Saturday, June 17, 2006

I won't let the rabbits get me down - had a good day today

Saturday, 17 June 2006

Today was another hot day, so I decided to just go up the allotment and let the girls out and collect the eggs………and maybe start on the fruit cage.

Under gardener said that he would come with me, just for a look see.

So we went in my little old banger which is always loaded up with my ‘junk’ that is needed up the allotment.

First disappointment was that there were the remains of an egg shell in the run. It must be today’s as I moved their run yesterday. There were two eggs in the nest untouched thank goodness.

As I couldn’t reach the eggshell in the run, and didn’t fancy dismantling it all to do so, I shook a strong mixture of mustard, pepper, and horseradish, seed mixture (which is powerful stuff which I use in cooking) through the bars and covered the eggshell. Did it put them off? Not in the slightest, when I let them back in their run a few hours later, they tucked into the seeds and then the eggshell!

I saw Tim as I was going home and he said that he had some chickens that did that, and nothing he did would stop them, so he had to pull their necks! Hmm – I don’t think I will go down that route.

Under gardener was chatting to our neighbour Mike who was strimming some of his plot. He is a bit overwhelmed and fed up at the moment, but in all fairness, you can’t have allotments as big as ours and only spend a few hours, (if that) on it each week. You have to keep things under control especially the dock, thistle, and bind weeds – I spend more time digging up weeds than anything else.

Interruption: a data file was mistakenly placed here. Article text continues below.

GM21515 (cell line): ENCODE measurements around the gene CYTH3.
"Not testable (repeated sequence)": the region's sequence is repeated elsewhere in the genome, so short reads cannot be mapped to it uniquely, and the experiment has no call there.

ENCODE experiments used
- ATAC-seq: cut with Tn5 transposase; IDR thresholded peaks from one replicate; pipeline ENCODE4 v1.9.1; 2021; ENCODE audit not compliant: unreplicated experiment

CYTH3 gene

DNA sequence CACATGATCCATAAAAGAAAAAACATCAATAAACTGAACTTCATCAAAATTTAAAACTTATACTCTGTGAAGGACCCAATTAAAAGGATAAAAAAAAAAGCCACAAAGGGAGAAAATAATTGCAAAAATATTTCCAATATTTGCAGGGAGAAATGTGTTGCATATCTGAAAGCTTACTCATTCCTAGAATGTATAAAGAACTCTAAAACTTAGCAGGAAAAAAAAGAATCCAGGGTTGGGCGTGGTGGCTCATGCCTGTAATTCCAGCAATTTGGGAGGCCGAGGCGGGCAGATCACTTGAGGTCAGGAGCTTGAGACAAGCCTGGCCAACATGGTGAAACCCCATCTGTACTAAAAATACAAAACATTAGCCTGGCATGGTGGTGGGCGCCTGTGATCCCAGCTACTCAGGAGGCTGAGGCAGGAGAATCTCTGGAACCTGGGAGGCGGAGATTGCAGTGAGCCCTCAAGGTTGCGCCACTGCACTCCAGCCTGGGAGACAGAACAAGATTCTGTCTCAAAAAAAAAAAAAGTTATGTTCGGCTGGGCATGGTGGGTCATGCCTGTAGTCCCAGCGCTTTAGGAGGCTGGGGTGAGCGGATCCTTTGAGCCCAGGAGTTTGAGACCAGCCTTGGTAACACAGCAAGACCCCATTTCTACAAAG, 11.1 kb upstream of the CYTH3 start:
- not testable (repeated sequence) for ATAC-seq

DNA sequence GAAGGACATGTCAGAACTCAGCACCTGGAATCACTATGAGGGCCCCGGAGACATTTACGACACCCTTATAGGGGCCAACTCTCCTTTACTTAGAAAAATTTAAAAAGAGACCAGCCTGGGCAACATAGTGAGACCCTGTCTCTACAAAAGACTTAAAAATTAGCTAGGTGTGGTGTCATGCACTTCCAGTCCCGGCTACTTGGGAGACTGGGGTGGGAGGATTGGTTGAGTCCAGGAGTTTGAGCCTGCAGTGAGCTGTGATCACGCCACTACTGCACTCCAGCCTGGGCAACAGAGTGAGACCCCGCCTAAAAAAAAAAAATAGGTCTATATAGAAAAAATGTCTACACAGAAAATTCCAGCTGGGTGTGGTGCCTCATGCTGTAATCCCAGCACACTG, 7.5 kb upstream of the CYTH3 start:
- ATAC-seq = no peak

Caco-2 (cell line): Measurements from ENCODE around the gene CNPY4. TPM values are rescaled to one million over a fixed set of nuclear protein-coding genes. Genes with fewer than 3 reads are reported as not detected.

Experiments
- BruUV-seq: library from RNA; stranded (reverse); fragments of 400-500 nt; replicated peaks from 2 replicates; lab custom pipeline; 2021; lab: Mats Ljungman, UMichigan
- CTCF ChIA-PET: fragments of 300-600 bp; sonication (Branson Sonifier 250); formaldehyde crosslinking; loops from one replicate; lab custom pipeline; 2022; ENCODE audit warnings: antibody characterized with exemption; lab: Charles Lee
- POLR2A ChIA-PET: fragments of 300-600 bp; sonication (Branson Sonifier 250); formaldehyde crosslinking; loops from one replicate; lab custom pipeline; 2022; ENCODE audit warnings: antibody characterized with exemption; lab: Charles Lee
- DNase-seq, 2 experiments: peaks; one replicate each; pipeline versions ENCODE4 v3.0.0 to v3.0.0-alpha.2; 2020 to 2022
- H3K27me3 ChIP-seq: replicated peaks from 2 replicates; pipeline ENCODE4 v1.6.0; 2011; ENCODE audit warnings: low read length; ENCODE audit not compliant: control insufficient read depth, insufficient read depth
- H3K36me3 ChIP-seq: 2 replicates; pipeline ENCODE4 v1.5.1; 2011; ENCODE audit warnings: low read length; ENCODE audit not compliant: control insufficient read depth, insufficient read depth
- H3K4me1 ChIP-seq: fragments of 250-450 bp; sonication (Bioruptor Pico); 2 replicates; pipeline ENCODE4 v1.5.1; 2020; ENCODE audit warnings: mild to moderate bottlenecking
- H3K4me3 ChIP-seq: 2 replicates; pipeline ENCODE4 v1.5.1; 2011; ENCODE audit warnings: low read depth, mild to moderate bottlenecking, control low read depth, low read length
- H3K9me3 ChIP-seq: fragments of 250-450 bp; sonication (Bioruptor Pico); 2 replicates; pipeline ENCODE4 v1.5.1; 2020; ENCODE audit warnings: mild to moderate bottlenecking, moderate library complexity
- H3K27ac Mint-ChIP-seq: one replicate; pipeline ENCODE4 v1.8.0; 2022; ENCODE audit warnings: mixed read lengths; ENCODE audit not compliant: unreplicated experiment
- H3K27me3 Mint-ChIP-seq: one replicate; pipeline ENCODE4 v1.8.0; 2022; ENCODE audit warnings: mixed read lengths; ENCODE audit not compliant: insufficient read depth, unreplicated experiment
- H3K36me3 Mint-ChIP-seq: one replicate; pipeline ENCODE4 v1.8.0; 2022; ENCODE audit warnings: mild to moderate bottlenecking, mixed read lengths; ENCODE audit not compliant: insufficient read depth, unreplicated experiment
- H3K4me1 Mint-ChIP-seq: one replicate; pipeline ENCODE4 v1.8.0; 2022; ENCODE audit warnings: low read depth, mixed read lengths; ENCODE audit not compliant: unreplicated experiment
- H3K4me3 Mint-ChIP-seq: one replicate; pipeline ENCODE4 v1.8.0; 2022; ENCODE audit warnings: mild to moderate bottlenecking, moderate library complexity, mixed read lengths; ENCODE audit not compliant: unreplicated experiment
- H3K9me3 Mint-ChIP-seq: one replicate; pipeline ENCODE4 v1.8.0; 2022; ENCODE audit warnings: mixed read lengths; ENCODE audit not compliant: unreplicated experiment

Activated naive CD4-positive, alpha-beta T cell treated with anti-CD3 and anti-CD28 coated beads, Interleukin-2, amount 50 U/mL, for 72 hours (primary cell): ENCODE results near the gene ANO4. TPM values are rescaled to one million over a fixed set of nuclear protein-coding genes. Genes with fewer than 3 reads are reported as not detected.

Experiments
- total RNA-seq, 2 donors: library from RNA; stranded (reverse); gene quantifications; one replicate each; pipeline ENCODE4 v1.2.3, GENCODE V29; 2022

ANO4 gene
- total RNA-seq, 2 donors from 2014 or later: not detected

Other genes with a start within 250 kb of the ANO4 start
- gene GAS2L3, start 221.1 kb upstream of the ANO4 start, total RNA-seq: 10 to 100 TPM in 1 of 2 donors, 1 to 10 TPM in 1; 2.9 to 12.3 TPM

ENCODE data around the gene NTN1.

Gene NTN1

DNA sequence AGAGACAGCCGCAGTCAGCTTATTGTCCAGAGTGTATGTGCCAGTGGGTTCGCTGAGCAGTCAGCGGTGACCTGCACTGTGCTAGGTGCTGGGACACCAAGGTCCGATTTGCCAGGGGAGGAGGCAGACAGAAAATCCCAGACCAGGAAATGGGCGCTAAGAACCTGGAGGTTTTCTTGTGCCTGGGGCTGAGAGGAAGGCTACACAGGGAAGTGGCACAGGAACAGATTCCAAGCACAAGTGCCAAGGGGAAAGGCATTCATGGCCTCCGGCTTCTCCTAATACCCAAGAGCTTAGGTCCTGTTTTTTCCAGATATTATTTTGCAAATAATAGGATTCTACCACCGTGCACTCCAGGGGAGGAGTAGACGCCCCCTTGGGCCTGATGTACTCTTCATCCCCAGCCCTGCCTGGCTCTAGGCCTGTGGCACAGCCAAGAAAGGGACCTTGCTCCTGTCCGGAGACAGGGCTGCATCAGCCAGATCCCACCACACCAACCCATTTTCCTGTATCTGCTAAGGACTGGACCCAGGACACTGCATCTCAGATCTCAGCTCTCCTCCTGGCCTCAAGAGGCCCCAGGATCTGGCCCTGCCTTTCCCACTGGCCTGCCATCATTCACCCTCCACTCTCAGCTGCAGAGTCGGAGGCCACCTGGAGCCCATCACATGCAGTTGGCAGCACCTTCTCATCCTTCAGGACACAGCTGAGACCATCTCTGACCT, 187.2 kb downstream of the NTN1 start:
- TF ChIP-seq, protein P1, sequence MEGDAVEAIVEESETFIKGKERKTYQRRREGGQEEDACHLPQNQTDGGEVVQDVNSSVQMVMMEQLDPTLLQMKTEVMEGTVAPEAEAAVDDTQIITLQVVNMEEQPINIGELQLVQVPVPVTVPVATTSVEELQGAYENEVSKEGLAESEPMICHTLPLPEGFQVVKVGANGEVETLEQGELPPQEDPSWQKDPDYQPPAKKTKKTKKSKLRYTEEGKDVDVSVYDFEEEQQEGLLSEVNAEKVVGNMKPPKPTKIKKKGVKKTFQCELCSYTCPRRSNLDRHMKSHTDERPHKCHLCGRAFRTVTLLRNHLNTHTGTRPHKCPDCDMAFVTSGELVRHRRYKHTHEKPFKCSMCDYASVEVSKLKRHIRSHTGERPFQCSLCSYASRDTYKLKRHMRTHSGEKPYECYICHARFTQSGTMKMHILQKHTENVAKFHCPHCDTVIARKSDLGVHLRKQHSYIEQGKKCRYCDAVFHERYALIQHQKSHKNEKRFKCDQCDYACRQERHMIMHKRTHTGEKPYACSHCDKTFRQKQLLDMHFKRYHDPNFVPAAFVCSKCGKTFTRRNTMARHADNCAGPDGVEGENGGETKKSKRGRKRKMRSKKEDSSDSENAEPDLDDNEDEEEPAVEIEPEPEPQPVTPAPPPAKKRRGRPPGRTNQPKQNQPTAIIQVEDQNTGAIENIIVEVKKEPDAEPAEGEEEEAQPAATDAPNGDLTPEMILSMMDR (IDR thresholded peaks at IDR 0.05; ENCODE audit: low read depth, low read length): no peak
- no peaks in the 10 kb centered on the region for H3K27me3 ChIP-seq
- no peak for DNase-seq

The 'newbies' look at my plot and don't realise that I work up there for at least 23 hours a week minimum.

So whilst they were chatting, and talking football, I got on with the fruit cage. In the winter I cut down the summer raspberries leaving just 5 stems per plant, lifted up the black membrane, dug it all over, and dug in barrow loads of muck and replaced the membrane.

Left to its own devices it had gone crazy! The raspberries had shot up and there were more than double the amount of canes, plus runners too. There were rogue dock weeds here and there 5ft tall in places which were difficult to reach amongst the fruit bushes. It was like fighting my way through a thick forest – so there was nothing for it, but to cut all the raspberries down except a few on the perimeter. It sounds awful waste and a shame as they had little fruit on a lot of last years canes, but I do have some elsewhere further down the plot and with just those I had plenty to give away and freeze. So I cut them down and UG dug out the roots. We had at least six wheel barrows full – heaped high – to take down to the huge compost bin next to the hedge where we put things that will take a while to rot down. We have pulled up the membrane and left it up, so that I can dig it over and add more muck. Getting rid of a lot of the raspberries has revealed the strawberry plants with fruits on which should now get some light to ripen them.

On the left hand side of the fruit cage, the currant bushes have doubled their size this year which was a bit of a shock as they are all touching like a hedge, despite planting them spaced according to the instructions. The good news is that for the first time, and at last, they are bearing fruit. Some of the branches are so loaded that they are touching the ground. I am not sure what to do about them, and I will have to read up to see how to prune them, as they fruit on old wood, but there will be so much of it, it will need cutting back.

My original solitary gooseberry bush in the corner, from which I took cuttings is now ‘fenced in’ by the currants so I will have to carefully get to it, to pick the berries.

There are some lovely strawberry plants, so I am hoping for a nice little harvest from them, especially as the ones outside were such a disappointment.

I am also fighting back against the rabbits. I have cut down the weeds that have sprouted up along the fence and have put heavy wood all the way along the side that I think they are getting in – it will be interesting to see what happens over the next week. They have now eaten right down all my wonderful Oriental poppies, the smaller Delphinium plants, more of the Achilleas and the Rudbeckia. They do not eat the rhubarb, gooseberries, roses, and the asparagus ferns, and now that the broad beans are ready to harvest they have left them alone too. They have dug so many holes though and had a go at lots of flower roots.